*SIBAPRASAD DAS asked the Naked Scientists:*

Einstein in his STR concluded mass changes with the speed and tends to infinity as speed of the object approaches the speed of light . He inferred on the basis of electro dynamics and Lorentz trans formation . But did he ever think that the driving agent's speed matters the most ? Scientists always tried to speed up particle with the electromagnetic field whose own speed limit is the speed of light . So aslong as they would try with the particle accelerator of electromagnetic field would come to the same conclusion and never be able to reach the speed of . Think otherwise .

Mass never change .

*What do you think?*

Einstein's conclusion of the light speed limit was derived from the invariant nature of the speed of light. Basically it comes down to that once you establish that there is a finite speed that is measured as being the same for all inertial frames, that speed is also the speed limit for the universe. How you attempt to reach that speed has no bearing on your inability to reach it.

But let's approach this from the practical example of a particle accelerator. It is true that we use electromagnetic fields to get the particles up to speed. But we also note that the greater the speed at which we want to accelerate the particle to, the greater the amount of energy we have to pump into those fields and this amount of energy matches what Einsteins predicted. Now you might try to argue is that this increase in energy is due to the decreasing inefficiency of the fields acting on the particle as it gets closer to the speed of light, but hen you would have to explain where the excess energy did go.

In addition, if you are going to argue that it is the lack of the EM fields ability to push the particle up to light speed for the reason you suggest, then the particle after being accelerated up to light speed should have no more kinetic energy than what Newtonian Physics would predict for a particle moving at that speed. However,we don't just stop with accelerating the particles up to near light speeds, we smash them in to things and examine the results. The results of those experiments show that the kinetic energy of those particles well exceeds that predicted by Newton and agrees with That predicted by Einstein. That extra energy we pumped electromagnetic fields went into the particle, but smaller and smaller amounts of that energy resulted in an increased speed.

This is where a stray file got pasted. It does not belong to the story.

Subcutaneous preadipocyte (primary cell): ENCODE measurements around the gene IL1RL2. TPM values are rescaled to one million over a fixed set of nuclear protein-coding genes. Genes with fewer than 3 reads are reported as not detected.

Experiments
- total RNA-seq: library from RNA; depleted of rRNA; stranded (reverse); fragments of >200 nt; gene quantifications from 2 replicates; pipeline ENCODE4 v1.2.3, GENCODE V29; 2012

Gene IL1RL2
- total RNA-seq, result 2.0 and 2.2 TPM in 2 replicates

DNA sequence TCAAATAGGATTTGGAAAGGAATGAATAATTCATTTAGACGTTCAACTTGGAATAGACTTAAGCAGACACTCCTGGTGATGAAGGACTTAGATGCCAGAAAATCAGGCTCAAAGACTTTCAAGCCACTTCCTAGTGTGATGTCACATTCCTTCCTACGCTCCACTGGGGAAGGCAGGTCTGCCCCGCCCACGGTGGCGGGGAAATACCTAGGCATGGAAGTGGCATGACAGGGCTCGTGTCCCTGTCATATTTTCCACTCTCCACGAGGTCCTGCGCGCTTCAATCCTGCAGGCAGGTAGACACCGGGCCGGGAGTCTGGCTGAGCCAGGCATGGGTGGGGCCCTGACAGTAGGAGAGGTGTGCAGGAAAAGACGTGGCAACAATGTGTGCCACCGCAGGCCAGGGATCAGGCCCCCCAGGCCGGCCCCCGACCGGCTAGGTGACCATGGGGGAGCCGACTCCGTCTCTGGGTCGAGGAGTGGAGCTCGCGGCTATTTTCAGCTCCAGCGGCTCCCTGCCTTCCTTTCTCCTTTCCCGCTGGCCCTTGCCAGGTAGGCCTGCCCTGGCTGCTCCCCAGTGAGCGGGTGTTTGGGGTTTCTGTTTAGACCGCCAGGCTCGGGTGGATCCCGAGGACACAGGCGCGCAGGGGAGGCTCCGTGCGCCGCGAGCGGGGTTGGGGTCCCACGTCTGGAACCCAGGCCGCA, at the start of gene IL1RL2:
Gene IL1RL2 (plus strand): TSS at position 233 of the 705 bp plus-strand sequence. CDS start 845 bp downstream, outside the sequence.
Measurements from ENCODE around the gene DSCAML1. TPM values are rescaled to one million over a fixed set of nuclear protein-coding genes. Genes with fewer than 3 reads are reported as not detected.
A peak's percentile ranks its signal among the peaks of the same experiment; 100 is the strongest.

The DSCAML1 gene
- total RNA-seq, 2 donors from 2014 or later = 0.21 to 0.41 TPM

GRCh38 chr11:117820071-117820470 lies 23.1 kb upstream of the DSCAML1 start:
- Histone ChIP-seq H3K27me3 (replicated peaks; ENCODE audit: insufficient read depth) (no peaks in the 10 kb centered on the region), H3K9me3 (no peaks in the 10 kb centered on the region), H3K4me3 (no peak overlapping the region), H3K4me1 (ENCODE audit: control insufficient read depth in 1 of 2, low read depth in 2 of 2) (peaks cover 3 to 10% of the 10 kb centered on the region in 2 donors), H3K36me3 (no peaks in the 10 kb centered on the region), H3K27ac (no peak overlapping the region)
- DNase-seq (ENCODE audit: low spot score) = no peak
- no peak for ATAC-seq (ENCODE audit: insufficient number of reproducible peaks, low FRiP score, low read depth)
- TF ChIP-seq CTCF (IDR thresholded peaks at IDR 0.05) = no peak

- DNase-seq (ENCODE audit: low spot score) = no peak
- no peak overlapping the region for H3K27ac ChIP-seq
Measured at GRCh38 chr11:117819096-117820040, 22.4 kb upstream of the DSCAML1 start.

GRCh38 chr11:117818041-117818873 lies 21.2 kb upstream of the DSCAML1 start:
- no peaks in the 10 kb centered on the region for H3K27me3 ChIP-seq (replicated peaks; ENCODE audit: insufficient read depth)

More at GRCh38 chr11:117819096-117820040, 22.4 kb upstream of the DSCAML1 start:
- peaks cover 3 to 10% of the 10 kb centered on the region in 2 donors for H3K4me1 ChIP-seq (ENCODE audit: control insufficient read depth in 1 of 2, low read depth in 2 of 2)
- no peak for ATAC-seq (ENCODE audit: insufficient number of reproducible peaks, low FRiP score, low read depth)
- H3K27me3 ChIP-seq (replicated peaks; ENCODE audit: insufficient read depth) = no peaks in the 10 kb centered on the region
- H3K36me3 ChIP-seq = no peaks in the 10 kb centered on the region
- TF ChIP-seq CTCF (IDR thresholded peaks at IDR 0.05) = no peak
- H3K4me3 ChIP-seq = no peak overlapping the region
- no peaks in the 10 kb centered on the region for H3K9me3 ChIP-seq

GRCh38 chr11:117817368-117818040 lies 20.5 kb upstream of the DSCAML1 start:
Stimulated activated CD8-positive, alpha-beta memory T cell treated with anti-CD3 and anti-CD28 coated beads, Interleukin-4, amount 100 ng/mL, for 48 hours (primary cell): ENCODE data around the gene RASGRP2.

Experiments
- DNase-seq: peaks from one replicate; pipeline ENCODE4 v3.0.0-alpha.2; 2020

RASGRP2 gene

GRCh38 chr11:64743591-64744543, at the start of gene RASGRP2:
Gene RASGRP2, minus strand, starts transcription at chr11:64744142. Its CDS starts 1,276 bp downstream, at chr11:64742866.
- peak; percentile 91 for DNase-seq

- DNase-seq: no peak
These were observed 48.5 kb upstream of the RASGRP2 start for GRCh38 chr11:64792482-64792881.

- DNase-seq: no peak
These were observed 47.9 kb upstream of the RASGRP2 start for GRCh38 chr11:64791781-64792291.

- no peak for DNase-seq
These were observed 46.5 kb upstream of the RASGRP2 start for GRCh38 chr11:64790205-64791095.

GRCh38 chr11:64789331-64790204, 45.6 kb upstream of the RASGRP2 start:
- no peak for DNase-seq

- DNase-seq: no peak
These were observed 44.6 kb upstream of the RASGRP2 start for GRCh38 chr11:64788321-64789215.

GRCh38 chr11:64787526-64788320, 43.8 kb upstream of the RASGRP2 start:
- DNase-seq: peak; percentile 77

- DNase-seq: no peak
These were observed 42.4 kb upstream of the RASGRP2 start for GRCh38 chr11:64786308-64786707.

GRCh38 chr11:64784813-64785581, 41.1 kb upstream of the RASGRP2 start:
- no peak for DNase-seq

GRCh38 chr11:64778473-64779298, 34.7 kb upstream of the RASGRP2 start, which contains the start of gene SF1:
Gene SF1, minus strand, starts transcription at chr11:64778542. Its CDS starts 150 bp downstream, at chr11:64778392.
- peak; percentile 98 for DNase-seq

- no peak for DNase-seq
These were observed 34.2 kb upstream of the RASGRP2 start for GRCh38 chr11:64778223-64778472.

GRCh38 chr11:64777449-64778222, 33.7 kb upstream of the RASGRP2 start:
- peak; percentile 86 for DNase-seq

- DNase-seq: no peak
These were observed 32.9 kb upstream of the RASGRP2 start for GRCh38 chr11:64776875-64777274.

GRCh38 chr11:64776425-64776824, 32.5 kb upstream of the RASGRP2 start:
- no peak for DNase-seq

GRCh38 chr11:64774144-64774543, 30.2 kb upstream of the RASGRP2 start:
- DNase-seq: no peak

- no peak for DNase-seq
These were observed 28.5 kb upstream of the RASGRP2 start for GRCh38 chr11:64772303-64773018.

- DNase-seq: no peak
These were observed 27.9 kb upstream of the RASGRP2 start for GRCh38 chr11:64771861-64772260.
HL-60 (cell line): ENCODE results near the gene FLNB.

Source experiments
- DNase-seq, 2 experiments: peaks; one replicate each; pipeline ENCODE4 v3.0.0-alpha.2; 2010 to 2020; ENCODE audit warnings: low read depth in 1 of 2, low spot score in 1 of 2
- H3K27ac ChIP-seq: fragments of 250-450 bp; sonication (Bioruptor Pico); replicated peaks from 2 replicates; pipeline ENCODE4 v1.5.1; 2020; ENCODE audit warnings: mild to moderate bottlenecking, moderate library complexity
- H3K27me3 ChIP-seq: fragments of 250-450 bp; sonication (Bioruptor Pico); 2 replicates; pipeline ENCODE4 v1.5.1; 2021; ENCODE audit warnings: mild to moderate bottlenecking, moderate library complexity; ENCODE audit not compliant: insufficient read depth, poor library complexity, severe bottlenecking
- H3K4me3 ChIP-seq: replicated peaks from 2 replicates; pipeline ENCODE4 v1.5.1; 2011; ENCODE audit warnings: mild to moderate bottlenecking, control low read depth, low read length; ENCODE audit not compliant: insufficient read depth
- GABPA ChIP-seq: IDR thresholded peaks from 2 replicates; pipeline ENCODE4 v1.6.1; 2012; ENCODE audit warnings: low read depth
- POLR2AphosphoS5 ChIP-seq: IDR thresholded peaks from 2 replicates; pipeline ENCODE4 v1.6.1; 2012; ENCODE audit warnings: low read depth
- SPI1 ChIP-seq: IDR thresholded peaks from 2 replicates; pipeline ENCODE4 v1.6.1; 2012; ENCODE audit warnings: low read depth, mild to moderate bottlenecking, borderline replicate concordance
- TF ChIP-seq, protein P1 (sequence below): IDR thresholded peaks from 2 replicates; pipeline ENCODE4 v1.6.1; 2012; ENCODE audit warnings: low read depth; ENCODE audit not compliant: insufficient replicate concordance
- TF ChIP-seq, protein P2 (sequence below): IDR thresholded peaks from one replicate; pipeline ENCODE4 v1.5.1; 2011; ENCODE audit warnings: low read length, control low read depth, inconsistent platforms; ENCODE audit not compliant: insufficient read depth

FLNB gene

You are correct about one thing, in the modern view of Relativity, the Mass of the particle does not change. This is not however due to any modification of the theory itself, but due to the change in convention. At one time it was common to talk about "rest mass" and "Relativistic mass". Relativistic mass was what increased as an object accelerated. This became a bit cumbersome, and since it was known that the Relativistic Mass was just the mass equivalent of the Kinetic energy, it was decided that the term "mass" would only apply to the Rest or invariant mass, and relativistic mass would be just considered "energy". In this way the mass of the particle is considered as constant, and it is its energy that increases by the rules of Relativity as the particle accelerates.

Outside of the energy requirements, there is another line of reasoning that sets the speed of light as a limit. It uses the addition of velocities.

We normally assume that velocities add linearly. Thus for instance, if we are traveling at a speed of w with respect to the road and throw a ball forward at a speed of v relative to ourselves, the ball will be moving at w+v with respect to the road. Einstein showed that this was not the case, and due to the invariant nature of the speed c, the correct equation would be (u+v)/1+uv/c^2).

Now as long as u and v are small compared to c, the answer comes out to be very very close to u+v. So close, that in normal life speeds, we could never measure the difference.

But is does become noticeable as v and w become larger. The thing to note is that as long as you start with values of u and v that are smaller than c, the answer will be smaller than c. So for example, if you start out from A at 0.5c and then at some point drop a marker that continues t move at 0.5 relative to A, and then accelerate until you are, by your measurement, moving at 0.5c relative to the marker, you would find that you measure your speed relative to A as being only 0.8c. If you drop another marker, and accelerate to 0.5c relative to it, you will now be moving at ~0.92857c. You can keep dropping markers and accelerating to 0.5c with respect to them forever and you will never reach a speed of c relative to A.